The financial writer Suze Orman may be the highest profile baby boomer to blast the hopes of some younger workers to retire maybe 30 years early as just ridiculous, as she put it in a popular podcast.

To most of us it probably does sound at least a little ridiculous to try to build up enough savings in a dozen years or so to call it a career. But to question something like a rate of return assumption or how much you would need to save to quit at 35 seems to miss the point of this popular movement.

Focusing on these details sure makes it harder to see any useful lesson in what the FIRE enthusiasts are trying to do.

FIRE, a catchy acronym for "financial independence, retire early," isn't really about a sensible plan to retire at age 30 or 35. It's about willingly trading away material things that don't add that much to your life anyway for the flexibility to live without needing a paid job.

That might not be a bad way to live even if you plan to retire at 70.

It's easy to find lots of examples of this thinking just from FIRE bloggers here in the Twin Cities, who generally seemed to be both entertaining and informative.

The FIRE bloggers like pen names, which makes sense given that it seems normal to post family net worth down to the penny on the internet. Here in the Twin Cities the bloggers include Cubert, writing at Abandoned Cubicle, and the Financial Panther and Krystel at All She Saves.

Cubert, who appears to be in his mid-40s, wrote this summer that he's a year away from retirement. His journey started in 2014, he wrote, when he was so overwhelmed with a busy job in information technology and two young children at home that he started looking into early retirement. He quickly found the blog of Mr. Money Mustache.

In the financial independence community, Mr. Money Mustache is obviously an inspiration. His name is Peter Adeney and he's a retired engineer in Colorado now in his 40s who bagged the world of salaried work at age 30.

The main point of his blog is that retiring that early is possible if you are careful not to squander money on things that he considers wasteful, like driving a car.

Mr. M on his blog sure sounds busy, though, and not exactly retired. In the FIRE community working hard isn't the problem. It's jobs.

Job satisfaction has increased seven years in a row, according to the most recent figures from the Conference Board. But still barely half of American workers report being satisfied with their jobs, a far lower number than in the 1980s and 1990s.

"Most people start off in the movement with, 'I hate my job, get me out of here,' " said Gwen Merz, who until recently posted from Minneapolis to her blog called Fiery Millennials. "I started off roughly that way. I got into a corporate job and went, 'Ooh, this isn't fun, 40 hours a week in this chair … People do this for 40 years? This is crazy.' "

What FIRE believers seem to write about at least as much as "retirement" is not having to go to a job they don't enjoy. You can go to a job all the way through your 65th birthday if you want, but the point of financial independence is that the family's needs can be met whether you have a job or not.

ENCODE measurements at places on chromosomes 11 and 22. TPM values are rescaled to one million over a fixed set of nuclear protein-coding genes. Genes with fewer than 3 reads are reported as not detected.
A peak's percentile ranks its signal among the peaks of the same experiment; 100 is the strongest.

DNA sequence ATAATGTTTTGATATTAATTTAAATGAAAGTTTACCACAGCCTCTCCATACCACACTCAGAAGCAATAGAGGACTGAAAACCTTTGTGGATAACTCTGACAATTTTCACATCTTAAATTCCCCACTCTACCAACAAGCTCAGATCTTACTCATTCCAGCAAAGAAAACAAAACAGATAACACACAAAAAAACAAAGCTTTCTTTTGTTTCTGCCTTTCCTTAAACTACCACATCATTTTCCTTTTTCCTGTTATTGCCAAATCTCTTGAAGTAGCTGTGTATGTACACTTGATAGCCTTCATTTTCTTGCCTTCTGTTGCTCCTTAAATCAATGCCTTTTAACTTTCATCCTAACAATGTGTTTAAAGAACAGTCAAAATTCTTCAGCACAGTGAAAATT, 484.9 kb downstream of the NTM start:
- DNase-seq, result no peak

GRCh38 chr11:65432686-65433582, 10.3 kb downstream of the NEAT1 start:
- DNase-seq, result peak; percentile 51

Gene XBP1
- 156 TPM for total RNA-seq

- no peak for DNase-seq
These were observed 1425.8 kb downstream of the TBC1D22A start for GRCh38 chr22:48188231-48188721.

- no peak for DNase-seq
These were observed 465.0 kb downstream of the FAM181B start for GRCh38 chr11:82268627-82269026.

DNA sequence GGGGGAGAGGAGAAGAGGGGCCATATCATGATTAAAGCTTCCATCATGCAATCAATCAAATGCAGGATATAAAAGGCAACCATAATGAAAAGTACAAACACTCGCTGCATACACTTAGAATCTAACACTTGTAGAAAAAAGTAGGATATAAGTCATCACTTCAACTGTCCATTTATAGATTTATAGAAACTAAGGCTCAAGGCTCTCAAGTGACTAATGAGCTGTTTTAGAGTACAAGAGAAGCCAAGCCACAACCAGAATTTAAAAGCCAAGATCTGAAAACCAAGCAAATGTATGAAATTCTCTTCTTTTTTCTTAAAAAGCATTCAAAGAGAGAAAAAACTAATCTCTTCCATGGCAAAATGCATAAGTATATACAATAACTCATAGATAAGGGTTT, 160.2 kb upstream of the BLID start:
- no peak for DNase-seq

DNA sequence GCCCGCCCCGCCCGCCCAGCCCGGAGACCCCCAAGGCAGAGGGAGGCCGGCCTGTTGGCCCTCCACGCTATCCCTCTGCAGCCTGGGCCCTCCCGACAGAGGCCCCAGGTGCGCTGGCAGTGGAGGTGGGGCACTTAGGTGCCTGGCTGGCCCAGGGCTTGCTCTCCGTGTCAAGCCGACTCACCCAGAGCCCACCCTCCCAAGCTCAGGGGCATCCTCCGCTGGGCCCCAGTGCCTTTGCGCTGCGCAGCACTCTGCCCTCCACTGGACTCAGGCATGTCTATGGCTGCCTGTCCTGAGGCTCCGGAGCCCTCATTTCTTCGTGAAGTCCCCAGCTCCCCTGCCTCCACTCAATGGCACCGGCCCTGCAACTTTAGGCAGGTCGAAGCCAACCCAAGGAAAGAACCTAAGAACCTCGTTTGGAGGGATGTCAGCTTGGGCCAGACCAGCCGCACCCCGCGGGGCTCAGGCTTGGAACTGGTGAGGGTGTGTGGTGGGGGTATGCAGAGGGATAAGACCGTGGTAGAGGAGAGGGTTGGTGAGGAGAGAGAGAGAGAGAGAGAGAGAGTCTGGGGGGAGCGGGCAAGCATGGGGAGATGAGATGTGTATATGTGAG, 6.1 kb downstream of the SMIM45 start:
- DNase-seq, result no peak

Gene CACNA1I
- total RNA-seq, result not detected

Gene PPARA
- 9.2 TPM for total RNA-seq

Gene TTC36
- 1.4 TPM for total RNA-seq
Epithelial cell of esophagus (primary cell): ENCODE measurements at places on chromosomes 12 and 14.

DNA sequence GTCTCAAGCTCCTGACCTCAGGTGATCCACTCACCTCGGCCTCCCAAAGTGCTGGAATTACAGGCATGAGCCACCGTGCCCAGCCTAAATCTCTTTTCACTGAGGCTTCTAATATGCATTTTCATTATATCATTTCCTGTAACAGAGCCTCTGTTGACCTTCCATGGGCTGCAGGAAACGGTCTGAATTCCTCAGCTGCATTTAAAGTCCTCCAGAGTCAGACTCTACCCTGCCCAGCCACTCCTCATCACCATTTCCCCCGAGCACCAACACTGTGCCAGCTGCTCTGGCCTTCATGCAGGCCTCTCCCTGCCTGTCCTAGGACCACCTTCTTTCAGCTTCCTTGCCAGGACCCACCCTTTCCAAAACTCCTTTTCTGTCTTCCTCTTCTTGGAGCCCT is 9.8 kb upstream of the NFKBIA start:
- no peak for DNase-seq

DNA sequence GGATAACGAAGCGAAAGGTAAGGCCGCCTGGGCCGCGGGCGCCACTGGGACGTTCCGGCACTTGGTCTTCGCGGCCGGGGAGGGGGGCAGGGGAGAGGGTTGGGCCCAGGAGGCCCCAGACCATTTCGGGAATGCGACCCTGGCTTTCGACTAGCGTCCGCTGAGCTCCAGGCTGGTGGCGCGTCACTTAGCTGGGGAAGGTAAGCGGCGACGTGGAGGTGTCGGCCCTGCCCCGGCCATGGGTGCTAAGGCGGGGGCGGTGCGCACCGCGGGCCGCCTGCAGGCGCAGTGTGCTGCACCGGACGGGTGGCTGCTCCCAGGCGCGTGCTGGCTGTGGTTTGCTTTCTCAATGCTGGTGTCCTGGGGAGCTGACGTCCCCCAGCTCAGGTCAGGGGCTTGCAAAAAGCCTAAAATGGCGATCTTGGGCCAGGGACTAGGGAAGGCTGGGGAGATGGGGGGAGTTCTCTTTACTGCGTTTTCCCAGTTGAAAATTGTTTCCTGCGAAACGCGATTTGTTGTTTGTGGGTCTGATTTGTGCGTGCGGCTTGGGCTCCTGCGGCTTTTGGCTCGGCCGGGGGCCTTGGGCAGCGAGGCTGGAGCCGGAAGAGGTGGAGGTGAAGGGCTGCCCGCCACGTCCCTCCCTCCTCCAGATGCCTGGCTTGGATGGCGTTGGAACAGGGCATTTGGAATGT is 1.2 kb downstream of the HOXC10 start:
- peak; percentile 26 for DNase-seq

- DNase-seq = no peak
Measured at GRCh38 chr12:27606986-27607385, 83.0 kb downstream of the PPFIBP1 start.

Another issue in the FIRE community is the burden of all the student debt people accumulate training for regular jobs.

Krystel at All She Saves had more than $77,000 of loans from getting her college degree. She writes that one day she realized she had to change course or she would be making big payments for 10 or 20 years. The Financial Panther, Twin Cities attorney Kevin Ha, had even more debt that financed law school, with few options upon graduation other than getting a high-paying legal job.

Ha found that his job at the Minneapolis law firm of Dorsey & Whitney was a long-hour, high-stress way to make six-figure pay. The "normal" thing to do, he wrote, was to keep the high-paying law firm job, buy a lot of nice things and chip away at his student loans.

He opted for weird, repaying $87,000 in student loans in about 2½ years.

He could then afford to take a more rewarding law job in government for about $50,000 less in annual pay without crimping his lifestyle. He also enjoyed his "side hustles," which included dog sitting, figuring that since he had to walk his family's dog anyway, he might as well make some money by taking along another dog.

He appears to have plenty of hustle and enjoy working, yet he's not sure how much longer he will want a regular office job.

"A lot of FIRE people are really entrepreneurs," Ha said. "And what they are is risk-averse entrepreneurs. They want to do something different or start up something, but they're too scared to do it without a complete safety net."

Merz said she never worked harder than as a freelancer and entrepreneur in Minneapolis, putting in many more hours than she did at her IT job at Deere & Co. She's still committed to financial independence, but she's now looking for a corporate job again.

"I thought that I could live off of $25,000 a year and be happy, and it turns out that I don't like doing that," she said. "I like spending a little more than I thought I did."

"I'm going back to work so I can earn more money to save. So I can spend more later."